• What are the local cultural/social factors producing the subaltern?

• What is women's view of their own subjugation?

Organization of the Study

This study is mainly divided into three chapters according to the focal points of discussion. These chapters establish and discuss certain arguments as mentioned below:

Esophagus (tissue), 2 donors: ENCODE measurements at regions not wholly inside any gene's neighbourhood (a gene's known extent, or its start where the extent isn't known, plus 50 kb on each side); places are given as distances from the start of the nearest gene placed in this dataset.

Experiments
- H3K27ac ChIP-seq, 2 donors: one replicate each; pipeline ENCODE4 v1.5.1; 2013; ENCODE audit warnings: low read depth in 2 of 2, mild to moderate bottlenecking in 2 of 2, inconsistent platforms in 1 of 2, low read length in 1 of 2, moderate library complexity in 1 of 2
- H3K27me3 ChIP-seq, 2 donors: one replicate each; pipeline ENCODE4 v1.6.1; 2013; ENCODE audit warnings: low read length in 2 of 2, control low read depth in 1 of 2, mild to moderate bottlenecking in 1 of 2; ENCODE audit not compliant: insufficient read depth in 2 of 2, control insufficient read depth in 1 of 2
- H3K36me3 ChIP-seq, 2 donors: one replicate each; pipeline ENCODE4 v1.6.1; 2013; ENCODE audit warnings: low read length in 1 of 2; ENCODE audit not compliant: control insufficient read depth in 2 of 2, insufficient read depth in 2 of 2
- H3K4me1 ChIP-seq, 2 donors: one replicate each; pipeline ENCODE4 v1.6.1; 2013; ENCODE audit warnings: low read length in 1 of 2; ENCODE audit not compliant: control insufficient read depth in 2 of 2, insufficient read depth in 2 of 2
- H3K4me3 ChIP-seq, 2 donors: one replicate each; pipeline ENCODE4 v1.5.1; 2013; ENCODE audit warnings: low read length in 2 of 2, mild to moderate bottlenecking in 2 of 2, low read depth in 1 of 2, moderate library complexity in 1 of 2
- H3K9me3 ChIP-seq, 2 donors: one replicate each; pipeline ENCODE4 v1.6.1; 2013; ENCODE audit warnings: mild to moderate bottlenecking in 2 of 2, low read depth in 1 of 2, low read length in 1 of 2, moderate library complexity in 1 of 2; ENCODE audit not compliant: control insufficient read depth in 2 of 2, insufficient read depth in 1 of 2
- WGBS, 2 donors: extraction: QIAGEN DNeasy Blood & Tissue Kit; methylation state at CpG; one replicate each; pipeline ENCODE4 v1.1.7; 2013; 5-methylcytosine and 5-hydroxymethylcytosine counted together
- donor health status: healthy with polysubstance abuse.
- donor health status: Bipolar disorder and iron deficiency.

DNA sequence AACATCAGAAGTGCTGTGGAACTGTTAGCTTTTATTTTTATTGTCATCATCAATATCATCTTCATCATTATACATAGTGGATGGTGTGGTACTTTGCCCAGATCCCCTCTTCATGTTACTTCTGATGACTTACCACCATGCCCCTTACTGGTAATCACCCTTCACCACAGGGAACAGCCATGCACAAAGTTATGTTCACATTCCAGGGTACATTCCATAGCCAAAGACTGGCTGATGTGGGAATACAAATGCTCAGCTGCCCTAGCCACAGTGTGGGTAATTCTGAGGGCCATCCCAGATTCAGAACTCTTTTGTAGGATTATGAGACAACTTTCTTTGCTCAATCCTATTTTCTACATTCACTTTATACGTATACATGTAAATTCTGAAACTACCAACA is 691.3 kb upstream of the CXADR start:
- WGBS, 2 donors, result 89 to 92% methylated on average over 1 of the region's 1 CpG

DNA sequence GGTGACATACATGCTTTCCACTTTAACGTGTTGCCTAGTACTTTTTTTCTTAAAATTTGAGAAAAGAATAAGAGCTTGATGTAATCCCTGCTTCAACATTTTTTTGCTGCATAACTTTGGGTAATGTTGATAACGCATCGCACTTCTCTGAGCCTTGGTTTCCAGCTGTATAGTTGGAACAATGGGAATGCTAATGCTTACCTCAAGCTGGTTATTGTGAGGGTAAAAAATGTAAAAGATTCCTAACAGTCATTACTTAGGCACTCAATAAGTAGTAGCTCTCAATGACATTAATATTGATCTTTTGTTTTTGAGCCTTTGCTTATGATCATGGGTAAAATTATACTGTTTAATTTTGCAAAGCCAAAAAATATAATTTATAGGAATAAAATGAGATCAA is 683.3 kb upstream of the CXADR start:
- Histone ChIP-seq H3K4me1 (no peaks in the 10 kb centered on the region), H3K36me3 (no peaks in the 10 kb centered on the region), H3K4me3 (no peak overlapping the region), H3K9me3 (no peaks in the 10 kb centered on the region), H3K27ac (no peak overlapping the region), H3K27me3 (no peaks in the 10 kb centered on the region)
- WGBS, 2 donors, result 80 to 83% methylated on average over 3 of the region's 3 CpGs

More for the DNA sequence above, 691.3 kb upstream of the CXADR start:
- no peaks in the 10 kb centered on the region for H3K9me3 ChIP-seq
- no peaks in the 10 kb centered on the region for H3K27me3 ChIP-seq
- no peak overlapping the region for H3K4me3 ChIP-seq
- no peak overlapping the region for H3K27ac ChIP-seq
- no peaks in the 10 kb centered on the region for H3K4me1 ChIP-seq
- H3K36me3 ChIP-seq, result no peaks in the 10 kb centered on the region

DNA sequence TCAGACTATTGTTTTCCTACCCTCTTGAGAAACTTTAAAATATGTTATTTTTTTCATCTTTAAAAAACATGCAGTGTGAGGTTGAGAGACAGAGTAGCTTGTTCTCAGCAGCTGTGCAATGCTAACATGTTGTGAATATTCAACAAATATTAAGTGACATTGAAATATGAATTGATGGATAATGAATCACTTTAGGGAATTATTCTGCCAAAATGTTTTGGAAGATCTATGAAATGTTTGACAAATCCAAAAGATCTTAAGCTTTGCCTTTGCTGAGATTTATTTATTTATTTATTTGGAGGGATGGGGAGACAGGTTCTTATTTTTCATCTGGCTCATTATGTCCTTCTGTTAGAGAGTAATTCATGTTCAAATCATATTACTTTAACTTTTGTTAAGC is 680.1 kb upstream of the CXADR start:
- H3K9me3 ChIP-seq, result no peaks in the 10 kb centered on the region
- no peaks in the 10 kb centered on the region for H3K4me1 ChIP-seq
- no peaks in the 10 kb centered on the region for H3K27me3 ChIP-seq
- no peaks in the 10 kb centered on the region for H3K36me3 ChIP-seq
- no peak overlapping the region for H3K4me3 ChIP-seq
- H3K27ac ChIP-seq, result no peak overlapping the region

The first chapter is titled “Social, political and religious Subalternity of Pakistani Females.” As the name already suggests it deliberates the conditions of the women in Pakistan, living in the country as well as abroad. The novels are taken as reference points in this study to explain the actual conditions of women in South Asia through the stories of protagonists. In this chapter, the first novel discoursed is “Maps for Lost Lovers.” It is based on the story of Kaukab, Suraya, Mah-jabeen and Chanda, and their predicament living in a foreign land as part of the Pakistani immigrant community. The second novel is namely “The Blind Man’s Garden”, with Naheed as the central character of the story. Both of the novels accurately articulate the discrimination faced by women, mostly in the form of mental and psychologically distress. For example, Suraya is married without her consent, divorced and left with no choice but to opt for Islamic wed lease. Chanda is murdered in the name of honour killing. Kaukab and Mah-jabeen are verbally abused. Naheed was married without her consent, later on only ending up as a widow and living under societal fears for engaging in a sexual relationship with a man and bearing his child. Effects of post 9/11 and Afghan war on the widow women of Pakistan are can be seen through the character of Naheed. All these incidents, as well as some other in these novels, explain that the men and even some misogynist women take upon them to dictate the lives of the women in their families. They are considered opinion less subordinates, meeting terrible fates if they don’t comply with the rules imposed on them. The honour of a Pakistani family is considered to be dependent on the body and the mere existence of a woman. Therefore, this chapter analyses the stories of the victims within these two novels to find the norms and tendencies of a typical Pakistani society and the community abroad. In this way, the analysis is connected with the patriarchal value of the actual Pakistani society, identifying the distress it brings to the victimized woman.